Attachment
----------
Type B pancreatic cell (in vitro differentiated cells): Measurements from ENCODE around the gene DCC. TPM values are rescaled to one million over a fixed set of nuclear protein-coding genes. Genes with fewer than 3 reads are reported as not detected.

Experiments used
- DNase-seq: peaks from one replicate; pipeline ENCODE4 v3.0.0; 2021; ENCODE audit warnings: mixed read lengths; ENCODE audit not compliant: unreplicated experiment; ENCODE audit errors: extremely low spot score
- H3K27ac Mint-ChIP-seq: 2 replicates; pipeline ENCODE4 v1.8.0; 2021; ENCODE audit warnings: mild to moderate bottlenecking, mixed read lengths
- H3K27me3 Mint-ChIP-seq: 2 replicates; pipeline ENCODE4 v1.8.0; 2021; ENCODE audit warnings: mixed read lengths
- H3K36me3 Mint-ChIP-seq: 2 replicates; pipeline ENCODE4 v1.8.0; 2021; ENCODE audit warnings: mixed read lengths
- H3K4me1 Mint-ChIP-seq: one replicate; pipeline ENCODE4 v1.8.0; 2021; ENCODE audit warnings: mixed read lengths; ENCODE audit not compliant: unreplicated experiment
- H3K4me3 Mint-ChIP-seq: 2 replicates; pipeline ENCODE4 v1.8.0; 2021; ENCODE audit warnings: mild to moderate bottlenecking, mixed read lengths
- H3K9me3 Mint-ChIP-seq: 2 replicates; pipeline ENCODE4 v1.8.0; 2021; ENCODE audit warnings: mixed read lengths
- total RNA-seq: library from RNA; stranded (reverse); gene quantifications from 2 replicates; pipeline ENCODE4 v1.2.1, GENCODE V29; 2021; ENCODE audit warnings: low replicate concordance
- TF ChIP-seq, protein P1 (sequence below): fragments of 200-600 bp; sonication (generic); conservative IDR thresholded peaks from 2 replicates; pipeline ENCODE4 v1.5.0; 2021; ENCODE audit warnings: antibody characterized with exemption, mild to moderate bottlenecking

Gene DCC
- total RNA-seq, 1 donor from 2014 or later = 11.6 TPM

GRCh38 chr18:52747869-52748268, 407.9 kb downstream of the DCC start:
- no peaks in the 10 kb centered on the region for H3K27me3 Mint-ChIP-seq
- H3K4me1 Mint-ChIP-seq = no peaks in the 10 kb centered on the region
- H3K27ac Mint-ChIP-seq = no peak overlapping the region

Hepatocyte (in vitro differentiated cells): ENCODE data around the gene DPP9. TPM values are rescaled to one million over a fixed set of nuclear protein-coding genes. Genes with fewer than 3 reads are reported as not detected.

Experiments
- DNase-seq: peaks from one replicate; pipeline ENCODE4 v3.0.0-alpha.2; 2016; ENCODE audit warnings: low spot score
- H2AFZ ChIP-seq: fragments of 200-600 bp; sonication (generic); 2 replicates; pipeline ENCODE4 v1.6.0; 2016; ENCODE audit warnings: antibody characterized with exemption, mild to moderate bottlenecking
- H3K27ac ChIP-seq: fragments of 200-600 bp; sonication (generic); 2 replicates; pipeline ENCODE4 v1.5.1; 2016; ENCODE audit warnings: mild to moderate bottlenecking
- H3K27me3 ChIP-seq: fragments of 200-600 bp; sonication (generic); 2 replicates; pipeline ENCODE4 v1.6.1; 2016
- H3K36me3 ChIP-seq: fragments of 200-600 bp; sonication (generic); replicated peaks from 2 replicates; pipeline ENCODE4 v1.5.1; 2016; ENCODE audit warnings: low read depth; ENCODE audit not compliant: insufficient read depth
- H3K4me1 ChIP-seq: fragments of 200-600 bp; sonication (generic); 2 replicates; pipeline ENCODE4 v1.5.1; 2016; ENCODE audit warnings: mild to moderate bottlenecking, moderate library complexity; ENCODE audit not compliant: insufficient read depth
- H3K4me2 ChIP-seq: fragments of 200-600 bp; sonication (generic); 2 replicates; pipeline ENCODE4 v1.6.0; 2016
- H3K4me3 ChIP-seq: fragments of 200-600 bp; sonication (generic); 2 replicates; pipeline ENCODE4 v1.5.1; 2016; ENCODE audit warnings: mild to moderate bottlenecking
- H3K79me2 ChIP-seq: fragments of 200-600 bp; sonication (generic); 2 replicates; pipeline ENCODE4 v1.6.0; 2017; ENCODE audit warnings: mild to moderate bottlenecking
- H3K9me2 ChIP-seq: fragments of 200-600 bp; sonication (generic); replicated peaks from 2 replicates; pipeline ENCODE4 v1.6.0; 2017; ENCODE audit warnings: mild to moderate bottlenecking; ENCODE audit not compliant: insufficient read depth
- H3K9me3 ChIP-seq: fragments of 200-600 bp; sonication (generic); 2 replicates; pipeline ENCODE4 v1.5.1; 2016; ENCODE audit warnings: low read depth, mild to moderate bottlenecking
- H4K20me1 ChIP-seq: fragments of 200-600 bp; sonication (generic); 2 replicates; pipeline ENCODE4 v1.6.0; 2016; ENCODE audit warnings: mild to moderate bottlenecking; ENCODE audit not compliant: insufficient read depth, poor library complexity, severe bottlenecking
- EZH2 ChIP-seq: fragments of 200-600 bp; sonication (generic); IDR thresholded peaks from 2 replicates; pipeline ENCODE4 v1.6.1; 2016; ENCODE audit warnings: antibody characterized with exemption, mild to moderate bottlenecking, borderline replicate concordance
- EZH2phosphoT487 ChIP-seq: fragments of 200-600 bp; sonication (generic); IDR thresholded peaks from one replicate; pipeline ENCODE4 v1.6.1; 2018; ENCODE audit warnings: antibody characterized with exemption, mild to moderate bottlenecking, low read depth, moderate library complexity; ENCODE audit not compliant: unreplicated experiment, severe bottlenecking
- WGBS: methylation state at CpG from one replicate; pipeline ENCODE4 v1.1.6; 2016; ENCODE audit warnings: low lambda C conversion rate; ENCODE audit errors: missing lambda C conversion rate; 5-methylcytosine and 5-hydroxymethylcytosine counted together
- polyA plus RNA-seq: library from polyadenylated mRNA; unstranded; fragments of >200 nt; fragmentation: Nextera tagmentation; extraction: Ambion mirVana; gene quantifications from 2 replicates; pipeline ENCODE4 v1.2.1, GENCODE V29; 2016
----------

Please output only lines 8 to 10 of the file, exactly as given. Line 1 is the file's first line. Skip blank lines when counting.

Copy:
- H3K4me3 Mint-ChIP-seq: 2 replicates; pipeline ENCODE4 v1.8.0; 2021; ENCODE audit warnings: mild to moderate bottlenecking, mixed read lengths
- H3K9me3 Mint-ChIP-seq: 2 replicates; pipeline ENCODE4 v1.8.0; 2021; ENCODE audit warnings: mixed read lengths
- total RNA-seq: library from RNA; stranded (reverse); gene quantifications from 2 replicates; pipeline ENCODE4 v1.2.1, GENCODE V29; 2021; ENCODE audit warnings: low replicate concordance